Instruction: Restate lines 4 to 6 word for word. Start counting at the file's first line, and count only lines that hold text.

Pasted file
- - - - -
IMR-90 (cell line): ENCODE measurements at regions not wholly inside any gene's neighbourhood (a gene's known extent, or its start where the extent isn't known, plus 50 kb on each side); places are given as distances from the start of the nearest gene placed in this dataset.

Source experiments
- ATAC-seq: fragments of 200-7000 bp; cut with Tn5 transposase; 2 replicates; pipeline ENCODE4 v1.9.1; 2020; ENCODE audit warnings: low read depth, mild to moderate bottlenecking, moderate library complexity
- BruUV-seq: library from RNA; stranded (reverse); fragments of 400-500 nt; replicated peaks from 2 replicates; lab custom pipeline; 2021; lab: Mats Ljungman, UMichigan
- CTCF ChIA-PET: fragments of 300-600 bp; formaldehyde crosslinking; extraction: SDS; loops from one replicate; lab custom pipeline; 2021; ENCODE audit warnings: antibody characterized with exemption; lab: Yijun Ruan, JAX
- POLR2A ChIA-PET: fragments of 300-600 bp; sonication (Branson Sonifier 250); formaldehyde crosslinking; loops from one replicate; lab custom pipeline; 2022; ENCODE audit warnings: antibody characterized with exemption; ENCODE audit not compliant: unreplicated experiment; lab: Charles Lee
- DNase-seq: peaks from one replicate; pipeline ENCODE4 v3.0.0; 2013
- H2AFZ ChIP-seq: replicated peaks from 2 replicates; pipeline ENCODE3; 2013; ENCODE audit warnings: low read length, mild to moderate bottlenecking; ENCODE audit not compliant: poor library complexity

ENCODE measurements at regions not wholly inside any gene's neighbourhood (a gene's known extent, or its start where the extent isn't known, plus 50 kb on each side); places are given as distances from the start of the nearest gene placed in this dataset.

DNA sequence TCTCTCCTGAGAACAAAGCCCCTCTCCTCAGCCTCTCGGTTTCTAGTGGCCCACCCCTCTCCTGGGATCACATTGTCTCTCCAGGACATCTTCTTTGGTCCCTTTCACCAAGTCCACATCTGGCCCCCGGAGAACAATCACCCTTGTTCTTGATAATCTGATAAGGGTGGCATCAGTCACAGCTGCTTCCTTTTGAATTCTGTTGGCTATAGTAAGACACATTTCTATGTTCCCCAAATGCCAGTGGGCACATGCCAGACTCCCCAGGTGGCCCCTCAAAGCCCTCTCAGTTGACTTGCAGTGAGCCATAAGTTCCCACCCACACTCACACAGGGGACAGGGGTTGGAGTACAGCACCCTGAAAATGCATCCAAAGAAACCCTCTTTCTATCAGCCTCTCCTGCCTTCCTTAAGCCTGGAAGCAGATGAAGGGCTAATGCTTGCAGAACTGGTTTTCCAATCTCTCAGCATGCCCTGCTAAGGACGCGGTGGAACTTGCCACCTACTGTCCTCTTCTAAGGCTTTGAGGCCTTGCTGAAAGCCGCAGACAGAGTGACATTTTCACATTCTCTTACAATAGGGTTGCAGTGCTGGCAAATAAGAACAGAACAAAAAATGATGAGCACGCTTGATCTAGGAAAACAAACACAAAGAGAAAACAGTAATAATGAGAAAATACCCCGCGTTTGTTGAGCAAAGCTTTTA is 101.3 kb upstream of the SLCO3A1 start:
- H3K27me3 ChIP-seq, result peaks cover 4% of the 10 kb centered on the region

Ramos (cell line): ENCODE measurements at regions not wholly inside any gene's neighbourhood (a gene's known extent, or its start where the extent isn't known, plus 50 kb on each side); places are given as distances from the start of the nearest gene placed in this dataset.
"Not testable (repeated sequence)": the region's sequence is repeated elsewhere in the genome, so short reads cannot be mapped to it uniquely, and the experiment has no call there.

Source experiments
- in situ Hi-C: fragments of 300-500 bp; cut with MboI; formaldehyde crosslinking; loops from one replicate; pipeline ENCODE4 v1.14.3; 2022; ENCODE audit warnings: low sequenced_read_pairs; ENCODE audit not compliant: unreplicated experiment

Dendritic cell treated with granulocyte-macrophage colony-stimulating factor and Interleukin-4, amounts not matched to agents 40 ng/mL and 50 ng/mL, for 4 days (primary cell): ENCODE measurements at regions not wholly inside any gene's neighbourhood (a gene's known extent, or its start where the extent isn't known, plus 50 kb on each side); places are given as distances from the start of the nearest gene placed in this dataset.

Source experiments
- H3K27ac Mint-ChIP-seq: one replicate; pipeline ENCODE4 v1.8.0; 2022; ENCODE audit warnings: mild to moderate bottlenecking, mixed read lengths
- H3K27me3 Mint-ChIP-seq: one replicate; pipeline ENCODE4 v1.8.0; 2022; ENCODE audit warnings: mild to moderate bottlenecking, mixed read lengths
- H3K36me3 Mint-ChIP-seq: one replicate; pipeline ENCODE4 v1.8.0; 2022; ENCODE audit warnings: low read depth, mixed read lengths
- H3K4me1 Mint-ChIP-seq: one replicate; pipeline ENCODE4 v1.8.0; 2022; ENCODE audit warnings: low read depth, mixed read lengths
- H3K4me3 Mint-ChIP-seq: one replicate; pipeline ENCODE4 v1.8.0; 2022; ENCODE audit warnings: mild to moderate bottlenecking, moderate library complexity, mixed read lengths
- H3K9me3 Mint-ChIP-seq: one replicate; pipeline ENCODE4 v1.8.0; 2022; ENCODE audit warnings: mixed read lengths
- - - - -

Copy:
- BruUV-seq: library from RNA; stranded (reverse); fragments of 400-500 nt; replicated peaks from 2 replicates; lab custom pipeline; 2021; lab: Mats Ljungman, UMichigan
- CTCF ChIA-PET: fragments of 300-600 bp; formaldehyde crosslinking; extraction: SDS; loops from one replicate; lab custom pipeline; 2021; ENCODE audit warnings: antibody characterized with exemption; lab: Yijun Ruan, JAX
- POLR2A ChIA-PET: fragments of 300-600 bp; sonication (Branson Sonifier 250); formaldehyde crosslinking; loops from one replicate; lab custom pipeline; 2022; ENCODE audit warnings: antibody characterized with exemption; ENCODE audit not compliant: unreplicated experiment; lab: Charles Lee